Where time stood still!
- Veena Basavarajaiah, Bangalore
e-mail: veenabasavarajaiah@gmail.com
Photos: Sankar Venkateshwaran

July 13, 2011

A monstrous heap of old clothes and junk sleeps on stage right with a broken bicycle as its crown.  A square platform in the centre houses a water station (neerina niluthana) and the sound of the running tap stampedes into the silence. On a narrow footpath that emerges from the back-wing stands the anchored silhouette of a girl holding a basket. Nothing changes for the next few minutes and miraculously the girl is seen rooted a few feet away from where she started. She stops to look back, to trace her journey that began a few silent years ago and unhurriedly eyes the water. With calculated breath, she steps towards the tap, kneels down to take a rouge mug out of her basket to fill it and gulps it down her throat hectically.

She resumes back to her sluggish self while two back-packers are seen taking the same path as hers. She walks to settle herself on the mass of clothes and scans the unkempt looking travelers who assume a plodding pace with the same longing to quench their thirst. While their lips meet unexpectedly trying to drink water directly from the tap, a mere moment in reality seemed to stretch endlessly under her surveillance. The two strangers depart and as they leave, their shadows leave first, followed by their bodies and then the light.

Nameless visitors continue to transform the space into an integral part of their personal narratives leaving the audience to imagine their past and future. Incidents of an old lady taking her last breath, men taking away her corpse, lovers romancing,  a soldier brushing his teeth , a man dressed in bathrobe taking a dip, an eccentric woman wishing to fly away with an open umbrella are all done with a deliberate down-tempo. The skin deep emotion evaporates during the slow-moving actions leaving behind a visceral residue.

The attention zooms to track every actor’s movements, magnifying every step, the tension in the muscles, the taut spine, the held neck, the placed weight and the breath. Time comes a full circle when the silhouette of the girl with a basket who commenced the piece repeats her journey. She dissolves into darkness and the viewer is left with the eternal sound trickling down the tap.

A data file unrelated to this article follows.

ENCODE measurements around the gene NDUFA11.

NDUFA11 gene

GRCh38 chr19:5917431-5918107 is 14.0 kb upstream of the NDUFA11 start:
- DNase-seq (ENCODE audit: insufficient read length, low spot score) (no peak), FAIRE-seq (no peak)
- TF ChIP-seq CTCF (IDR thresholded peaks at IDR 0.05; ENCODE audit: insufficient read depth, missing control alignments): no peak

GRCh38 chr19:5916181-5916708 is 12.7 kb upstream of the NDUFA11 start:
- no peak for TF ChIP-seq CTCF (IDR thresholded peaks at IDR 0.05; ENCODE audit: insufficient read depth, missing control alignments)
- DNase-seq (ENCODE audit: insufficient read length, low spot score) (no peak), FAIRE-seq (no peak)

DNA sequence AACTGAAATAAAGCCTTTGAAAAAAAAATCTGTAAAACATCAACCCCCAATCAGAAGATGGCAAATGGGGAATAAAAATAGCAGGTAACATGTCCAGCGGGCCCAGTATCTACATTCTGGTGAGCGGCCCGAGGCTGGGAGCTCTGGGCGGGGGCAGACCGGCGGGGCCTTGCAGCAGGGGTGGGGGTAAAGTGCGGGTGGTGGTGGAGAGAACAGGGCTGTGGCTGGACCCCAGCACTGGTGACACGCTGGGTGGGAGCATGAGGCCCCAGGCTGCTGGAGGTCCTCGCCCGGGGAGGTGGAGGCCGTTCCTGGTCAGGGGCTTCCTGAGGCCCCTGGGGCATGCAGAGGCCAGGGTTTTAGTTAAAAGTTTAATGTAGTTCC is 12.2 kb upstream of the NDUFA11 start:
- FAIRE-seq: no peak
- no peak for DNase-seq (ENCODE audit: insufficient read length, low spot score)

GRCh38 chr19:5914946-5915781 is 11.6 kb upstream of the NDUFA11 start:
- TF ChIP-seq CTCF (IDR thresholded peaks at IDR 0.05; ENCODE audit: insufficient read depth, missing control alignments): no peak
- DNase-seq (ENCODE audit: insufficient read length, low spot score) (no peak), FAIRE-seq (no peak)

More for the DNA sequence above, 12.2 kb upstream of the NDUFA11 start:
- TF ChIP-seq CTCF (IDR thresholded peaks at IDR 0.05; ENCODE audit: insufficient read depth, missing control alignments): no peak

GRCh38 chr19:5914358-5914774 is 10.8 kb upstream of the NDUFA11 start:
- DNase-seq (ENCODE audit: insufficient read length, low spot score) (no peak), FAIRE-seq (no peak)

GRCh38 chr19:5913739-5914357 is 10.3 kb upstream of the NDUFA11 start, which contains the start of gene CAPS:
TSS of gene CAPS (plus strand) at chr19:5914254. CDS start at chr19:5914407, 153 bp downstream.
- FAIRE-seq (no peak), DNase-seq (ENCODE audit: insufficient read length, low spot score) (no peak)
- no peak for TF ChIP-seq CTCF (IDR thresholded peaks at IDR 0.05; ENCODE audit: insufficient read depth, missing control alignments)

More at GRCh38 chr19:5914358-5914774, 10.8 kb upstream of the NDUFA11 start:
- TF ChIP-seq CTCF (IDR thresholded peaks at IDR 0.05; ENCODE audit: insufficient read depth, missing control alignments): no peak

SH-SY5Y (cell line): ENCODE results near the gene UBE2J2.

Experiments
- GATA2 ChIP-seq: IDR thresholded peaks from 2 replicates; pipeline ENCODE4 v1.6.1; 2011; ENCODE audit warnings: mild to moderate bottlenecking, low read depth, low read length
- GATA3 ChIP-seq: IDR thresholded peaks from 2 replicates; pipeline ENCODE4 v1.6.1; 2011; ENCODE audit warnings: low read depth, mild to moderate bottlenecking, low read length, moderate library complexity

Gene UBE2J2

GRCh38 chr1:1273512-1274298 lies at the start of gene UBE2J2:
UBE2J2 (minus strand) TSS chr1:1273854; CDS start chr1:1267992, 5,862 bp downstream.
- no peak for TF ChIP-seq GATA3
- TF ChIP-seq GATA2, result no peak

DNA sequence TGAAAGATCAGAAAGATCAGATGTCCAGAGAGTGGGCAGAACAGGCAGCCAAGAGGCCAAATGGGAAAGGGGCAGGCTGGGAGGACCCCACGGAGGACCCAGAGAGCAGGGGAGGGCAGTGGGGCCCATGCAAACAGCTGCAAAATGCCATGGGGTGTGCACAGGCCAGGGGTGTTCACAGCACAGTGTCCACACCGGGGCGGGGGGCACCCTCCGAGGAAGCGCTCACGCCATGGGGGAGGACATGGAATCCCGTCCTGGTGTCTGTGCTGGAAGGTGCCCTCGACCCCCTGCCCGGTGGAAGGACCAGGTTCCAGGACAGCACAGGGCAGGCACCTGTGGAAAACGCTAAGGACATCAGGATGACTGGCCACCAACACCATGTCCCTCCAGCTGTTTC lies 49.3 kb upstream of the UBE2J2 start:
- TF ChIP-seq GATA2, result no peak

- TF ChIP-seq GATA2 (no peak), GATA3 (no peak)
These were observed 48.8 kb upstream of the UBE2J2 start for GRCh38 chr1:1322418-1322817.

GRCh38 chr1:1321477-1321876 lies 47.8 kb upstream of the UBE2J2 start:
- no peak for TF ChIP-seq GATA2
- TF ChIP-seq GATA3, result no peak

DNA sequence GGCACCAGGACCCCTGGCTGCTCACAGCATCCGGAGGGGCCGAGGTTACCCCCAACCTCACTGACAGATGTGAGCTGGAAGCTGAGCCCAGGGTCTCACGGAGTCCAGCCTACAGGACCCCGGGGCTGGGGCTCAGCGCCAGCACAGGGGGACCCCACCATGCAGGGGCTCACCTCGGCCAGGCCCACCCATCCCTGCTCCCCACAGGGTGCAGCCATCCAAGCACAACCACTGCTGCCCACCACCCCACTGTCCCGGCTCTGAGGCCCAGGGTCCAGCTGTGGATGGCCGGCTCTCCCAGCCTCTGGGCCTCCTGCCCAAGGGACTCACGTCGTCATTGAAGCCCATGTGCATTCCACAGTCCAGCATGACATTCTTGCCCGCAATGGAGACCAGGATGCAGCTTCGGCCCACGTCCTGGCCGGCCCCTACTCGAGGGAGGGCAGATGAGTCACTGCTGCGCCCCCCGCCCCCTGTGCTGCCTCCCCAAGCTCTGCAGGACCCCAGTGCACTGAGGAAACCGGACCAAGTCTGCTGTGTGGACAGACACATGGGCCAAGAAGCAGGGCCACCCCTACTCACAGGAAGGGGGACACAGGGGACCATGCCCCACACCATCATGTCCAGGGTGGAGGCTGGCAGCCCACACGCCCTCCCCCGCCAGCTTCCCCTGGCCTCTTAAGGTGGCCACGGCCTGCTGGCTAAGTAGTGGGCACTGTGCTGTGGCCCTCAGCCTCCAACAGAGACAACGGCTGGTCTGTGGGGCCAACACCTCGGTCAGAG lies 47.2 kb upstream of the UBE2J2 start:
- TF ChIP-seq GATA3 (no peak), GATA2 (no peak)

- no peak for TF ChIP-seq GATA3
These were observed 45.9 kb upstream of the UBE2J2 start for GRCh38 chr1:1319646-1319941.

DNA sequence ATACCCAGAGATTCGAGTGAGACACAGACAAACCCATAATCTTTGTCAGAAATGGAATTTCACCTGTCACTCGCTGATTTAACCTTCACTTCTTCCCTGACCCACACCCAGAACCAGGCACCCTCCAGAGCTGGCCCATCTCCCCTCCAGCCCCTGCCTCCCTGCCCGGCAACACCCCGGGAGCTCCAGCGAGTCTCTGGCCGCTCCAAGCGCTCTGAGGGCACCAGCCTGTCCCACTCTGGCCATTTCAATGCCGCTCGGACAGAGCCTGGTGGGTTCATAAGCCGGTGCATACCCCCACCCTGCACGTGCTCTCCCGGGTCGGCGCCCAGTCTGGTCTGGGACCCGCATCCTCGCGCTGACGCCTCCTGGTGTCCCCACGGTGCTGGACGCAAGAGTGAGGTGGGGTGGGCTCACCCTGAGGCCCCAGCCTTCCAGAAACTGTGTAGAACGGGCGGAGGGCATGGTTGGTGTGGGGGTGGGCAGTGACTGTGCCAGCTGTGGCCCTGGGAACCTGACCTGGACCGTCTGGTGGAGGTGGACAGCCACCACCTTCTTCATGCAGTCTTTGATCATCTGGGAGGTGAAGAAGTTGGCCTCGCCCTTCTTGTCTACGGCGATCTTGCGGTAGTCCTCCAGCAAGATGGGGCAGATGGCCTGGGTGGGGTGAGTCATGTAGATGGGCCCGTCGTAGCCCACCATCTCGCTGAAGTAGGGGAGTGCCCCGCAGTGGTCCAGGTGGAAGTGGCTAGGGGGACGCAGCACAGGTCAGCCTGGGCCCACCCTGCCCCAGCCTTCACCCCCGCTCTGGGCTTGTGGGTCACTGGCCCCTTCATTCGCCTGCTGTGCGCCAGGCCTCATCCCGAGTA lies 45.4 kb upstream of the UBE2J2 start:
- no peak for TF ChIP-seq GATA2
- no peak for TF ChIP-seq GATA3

A Kannada adaption of Japanese dramaturg Ota Shogo's ‘The Water Station’ was presented by Ninasam Thirugaata, the renowned theatre company from Heggodu, Karnataka. The performance was staged on the 3rd and 4th of May 2011 at Ranga Shankara, Bangalore. Director Sankar Venkateshwaran’s training in four major Asian traditional theatre forms including Noh, Koodiyattam, Beijing opera and Wayang Wong brings uniqueness to the treatment of the entire movement performance.

For a hare-paced city dweller, this tortoise piece of work that can easily be represented in 20 minutes is stretched to a good two hours challenging the audience's attention and perception. In today’s world where no one has the time to stop and smell the roses, director Venkateswaran slows down life for us to take time to appreciate its beauty.

Ninasam a cultural organisation started in 1980, offers a 10-month long diploma course to about 20 students every year. Some of the alumni of this institute join Ninasam's rural theatre repertory troupe, Tirugata - a self sustaining group that has travelled extensively across the country. Some of the best of Kannada theatre artistes hail from Ninasam.

Veena Basavarajaiah is a Bangalore based solo dancer and choreographer who is trained in Bharatanatyam, Kalaripayattu, Ballet and Contemporary dance. She has worked with Shobana Jeyasingh Dance Company, Angika Dance Company, Attakkalari, Kalari Academy, Gati Forum, Nritarutya, Natyantharanga & Yana Lewis Dance Co. She has performed on various platforms across India, UK and Europe. She is the recipient of Special Mention Young Achievers Award in 2007 and also a paneled artist of the Indian council for Cultural relations.